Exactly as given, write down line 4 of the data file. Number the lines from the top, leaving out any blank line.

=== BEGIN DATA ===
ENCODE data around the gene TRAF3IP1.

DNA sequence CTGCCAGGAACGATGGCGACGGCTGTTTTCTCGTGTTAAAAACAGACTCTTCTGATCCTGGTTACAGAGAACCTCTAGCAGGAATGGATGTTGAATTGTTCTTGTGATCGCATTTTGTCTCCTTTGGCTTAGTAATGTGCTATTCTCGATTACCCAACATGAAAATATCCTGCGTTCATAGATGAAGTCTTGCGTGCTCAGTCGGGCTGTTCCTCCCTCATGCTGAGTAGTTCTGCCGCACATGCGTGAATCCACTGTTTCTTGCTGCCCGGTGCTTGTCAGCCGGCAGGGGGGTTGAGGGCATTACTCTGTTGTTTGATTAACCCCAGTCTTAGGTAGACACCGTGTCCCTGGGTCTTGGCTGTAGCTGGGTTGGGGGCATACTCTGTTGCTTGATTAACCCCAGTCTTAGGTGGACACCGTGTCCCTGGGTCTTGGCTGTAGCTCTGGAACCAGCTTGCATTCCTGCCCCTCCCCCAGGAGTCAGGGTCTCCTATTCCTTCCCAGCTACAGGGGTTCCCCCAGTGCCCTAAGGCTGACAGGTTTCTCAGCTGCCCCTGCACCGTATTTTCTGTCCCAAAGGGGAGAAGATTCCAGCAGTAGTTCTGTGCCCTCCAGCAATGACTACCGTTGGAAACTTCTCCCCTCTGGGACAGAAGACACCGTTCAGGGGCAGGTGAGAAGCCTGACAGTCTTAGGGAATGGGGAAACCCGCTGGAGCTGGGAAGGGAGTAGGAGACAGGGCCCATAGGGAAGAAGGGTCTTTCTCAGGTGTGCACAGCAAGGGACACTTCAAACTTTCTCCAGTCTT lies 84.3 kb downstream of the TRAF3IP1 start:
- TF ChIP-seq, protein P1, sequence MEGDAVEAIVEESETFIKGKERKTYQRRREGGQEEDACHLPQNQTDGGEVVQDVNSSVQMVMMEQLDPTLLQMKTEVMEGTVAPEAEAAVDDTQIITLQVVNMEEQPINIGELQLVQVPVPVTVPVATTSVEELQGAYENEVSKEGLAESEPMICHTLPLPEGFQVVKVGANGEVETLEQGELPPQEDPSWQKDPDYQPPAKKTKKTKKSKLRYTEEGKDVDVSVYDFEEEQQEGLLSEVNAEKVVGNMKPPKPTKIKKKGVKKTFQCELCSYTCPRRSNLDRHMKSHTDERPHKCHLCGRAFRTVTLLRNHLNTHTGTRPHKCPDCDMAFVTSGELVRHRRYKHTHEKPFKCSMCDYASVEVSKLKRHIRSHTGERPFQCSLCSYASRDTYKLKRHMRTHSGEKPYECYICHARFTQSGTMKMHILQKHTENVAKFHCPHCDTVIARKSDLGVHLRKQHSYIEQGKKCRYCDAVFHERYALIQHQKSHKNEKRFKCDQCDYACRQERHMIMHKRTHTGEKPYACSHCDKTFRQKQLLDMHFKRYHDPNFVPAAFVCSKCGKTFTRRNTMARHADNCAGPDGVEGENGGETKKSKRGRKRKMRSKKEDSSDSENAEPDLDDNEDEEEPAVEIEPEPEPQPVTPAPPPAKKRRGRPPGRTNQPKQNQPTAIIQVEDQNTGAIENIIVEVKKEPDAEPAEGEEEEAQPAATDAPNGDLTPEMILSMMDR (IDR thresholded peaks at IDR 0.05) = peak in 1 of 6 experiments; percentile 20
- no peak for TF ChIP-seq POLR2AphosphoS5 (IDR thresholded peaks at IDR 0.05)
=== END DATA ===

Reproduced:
- no peak for TF ChIP-seq POLR2AphosphoS5 (IDR thresholded peaks at IDR 0.05)